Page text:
Numerous microfluidic in vitro vascular models have been developed to study endothelial dysfunction, cancer metastasis, and angiogenesis or vasculogenesis.9–11 The ability to integrate multiple cell types and flow systems in microfabricated devices enables engineering of various atherogenic features including mechanical strain,12 monocyte phenotypes,13 disturbed flow,14 and platelet aggregation or thrombosis15,16 in microfluidic atherosclerosis models. However, reported stenotic microdevices are devoid of endothelial or blood components15,17 or have non-physiological 2D channel constrictions,16,18,19 thereby critically limiting studies on leukocyte-endothelial interactions at the atherosclerotic plaque. The recently reported “do-it-yourself” chip20 alleviates these issues by incorporating endothelial cells on a 3D stenosis, but the fabrication process is complicated and has limited control in stenosis geometry.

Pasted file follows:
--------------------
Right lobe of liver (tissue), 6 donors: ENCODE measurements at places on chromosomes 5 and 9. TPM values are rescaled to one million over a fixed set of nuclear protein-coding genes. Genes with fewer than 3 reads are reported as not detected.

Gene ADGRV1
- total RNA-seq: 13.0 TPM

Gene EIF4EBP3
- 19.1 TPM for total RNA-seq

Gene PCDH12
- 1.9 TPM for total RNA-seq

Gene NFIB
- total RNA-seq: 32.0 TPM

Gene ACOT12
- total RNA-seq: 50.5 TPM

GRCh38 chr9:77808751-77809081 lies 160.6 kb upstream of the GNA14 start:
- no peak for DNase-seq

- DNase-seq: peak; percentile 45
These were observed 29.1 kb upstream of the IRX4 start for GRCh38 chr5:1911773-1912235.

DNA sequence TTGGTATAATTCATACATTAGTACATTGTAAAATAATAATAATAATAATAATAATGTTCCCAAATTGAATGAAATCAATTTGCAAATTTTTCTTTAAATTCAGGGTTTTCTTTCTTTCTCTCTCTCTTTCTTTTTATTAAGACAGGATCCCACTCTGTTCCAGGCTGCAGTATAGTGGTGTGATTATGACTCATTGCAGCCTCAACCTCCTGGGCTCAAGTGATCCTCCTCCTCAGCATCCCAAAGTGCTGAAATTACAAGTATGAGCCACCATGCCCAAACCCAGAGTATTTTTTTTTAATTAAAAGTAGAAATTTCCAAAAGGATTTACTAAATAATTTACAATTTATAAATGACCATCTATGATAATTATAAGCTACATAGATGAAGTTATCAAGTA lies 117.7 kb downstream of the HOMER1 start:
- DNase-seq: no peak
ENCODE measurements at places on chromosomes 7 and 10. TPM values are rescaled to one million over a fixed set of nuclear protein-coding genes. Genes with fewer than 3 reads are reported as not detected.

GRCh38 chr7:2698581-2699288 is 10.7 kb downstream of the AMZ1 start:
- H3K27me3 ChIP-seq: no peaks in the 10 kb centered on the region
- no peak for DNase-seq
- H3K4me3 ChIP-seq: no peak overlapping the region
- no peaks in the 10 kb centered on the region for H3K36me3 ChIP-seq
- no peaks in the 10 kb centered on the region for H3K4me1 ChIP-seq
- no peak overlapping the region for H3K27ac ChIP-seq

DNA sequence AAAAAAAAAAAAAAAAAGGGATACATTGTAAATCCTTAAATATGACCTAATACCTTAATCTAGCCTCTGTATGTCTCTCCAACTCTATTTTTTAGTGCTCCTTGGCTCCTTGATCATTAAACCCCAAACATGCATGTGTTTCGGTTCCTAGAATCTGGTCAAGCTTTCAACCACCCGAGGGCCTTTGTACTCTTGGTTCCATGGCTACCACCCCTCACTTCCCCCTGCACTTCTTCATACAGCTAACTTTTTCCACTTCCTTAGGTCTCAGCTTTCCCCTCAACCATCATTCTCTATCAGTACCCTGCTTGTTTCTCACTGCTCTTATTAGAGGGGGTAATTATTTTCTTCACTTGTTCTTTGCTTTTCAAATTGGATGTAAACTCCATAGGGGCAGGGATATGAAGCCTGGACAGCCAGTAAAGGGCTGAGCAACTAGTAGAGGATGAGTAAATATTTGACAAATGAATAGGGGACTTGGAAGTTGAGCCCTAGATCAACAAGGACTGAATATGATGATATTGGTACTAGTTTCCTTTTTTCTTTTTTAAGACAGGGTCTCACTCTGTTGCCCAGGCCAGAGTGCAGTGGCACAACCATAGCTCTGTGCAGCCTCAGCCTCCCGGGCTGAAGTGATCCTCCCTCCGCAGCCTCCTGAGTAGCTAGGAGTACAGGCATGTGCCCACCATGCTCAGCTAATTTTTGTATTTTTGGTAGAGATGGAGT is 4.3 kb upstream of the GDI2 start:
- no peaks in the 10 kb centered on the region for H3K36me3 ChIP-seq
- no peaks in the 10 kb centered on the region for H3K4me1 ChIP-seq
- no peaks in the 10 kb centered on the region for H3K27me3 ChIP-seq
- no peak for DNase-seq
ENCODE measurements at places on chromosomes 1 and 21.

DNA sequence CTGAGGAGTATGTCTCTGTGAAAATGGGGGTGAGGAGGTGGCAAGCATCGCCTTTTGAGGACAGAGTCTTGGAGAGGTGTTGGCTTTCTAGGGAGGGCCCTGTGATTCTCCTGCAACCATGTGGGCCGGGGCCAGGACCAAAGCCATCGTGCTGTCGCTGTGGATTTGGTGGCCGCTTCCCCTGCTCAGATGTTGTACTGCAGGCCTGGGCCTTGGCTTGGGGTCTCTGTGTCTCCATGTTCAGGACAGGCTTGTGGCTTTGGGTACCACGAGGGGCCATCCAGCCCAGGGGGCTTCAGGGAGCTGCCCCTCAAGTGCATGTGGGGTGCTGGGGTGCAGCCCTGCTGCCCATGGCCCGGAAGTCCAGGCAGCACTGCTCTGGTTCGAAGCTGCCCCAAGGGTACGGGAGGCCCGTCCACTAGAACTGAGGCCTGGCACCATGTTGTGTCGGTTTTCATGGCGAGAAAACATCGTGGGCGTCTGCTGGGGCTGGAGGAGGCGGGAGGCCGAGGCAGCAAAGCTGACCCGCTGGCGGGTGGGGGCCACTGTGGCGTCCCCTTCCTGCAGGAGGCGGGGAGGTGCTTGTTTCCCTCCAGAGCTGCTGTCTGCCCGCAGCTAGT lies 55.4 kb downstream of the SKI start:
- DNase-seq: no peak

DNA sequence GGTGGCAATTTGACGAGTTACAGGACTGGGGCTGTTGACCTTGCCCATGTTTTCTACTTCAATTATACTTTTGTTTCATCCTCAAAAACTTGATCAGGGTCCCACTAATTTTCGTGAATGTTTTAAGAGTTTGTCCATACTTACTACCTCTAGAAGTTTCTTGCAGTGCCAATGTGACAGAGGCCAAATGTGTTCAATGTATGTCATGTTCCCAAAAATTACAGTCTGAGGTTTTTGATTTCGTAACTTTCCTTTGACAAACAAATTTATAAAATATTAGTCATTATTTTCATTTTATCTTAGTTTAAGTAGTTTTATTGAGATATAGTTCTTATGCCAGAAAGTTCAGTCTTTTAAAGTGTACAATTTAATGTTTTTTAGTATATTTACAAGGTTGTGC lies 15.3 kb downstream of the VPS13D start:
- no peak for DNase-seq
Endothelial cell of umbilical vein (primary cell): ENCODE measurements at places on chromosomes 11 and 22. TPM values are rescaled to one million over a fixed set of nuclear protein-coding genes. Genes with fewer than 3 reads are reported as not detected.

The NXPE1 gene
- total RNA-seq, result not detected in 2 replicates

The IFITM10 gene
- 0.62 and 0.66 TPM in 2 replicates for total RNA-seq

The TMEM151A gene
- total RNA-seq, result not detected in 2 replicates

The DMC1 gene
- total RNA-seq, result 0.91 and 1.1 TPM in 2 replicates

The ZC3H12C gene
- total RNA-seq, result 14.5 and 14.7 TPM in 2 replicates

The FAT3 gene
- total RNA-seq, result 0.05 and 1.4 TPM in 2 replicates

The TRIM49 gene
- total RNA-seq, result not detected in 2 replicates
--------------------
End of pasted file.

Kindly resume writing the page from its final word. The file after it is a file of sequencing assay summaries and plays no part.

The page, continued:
Herein, we introduce a novel, pneumatically actuated 3D stenosis blood vessel model to study hemodynamics and leukocyte-endothelial interactions using microfluidics. The multi-layered polydimethylsiloxane (PDMS) microfluidic chip comprises of a cell culture channel (top) and an orthogonally placed air channel (bottom) separated by a thin PDMS membrane [Fig. 1(a)]. Air pumped into the bottom channel deflects the PDMS membrane upwards into the cell culture channel, thereby creating a tunable 3D constriction to mimic stenotic plaque of different severities. Fluid simulations were performed to study the flow and shear stress profiles at different channel constrictions. To understand the effects of flow disturbance in monocyte recruitment, THP-1 cells (monocytic cell line) were perfused over inflamed human umbilical vein endothelial cells (HUVECs) monolayer at different channel constrictions (50% and 80%) and wall shear stresses (1 and 10 dyn/cm2). We next characterized vascular inflammation in a perfusion culture, and our results indicated active endothelial cell alignment and differential flow-based inflammatory responses (ICAM-1) at the 3D bump in 80% channel constriction. Significant geometry-dependent effects in leukocyte adhesion were also observed under whole blood perfusion with a localized increase in monocytes binding at the apex of the 80% stenosis. Lastly, to demonstrate the potential of our 3D stenosis chip for inflammatory profiling, we perfused healthy and tumor necrosis factor-α (TNF-α) treated whole blood in 80% stenosis microchannels, and found a dose-dependent increase in leukocyte binding in inflamed blood samples. Taken together, the tunable-3D stenosis chip facilitates quantitative study of hemodynamics and shear-induced endothelial dysfunction on leukocyte-endothelial interactions. The model can be further developed into a point-of-care (POC) blood profiling device for diabetic and dyslipidimea patients to understand the risks associated with atherosclerosis plaque development.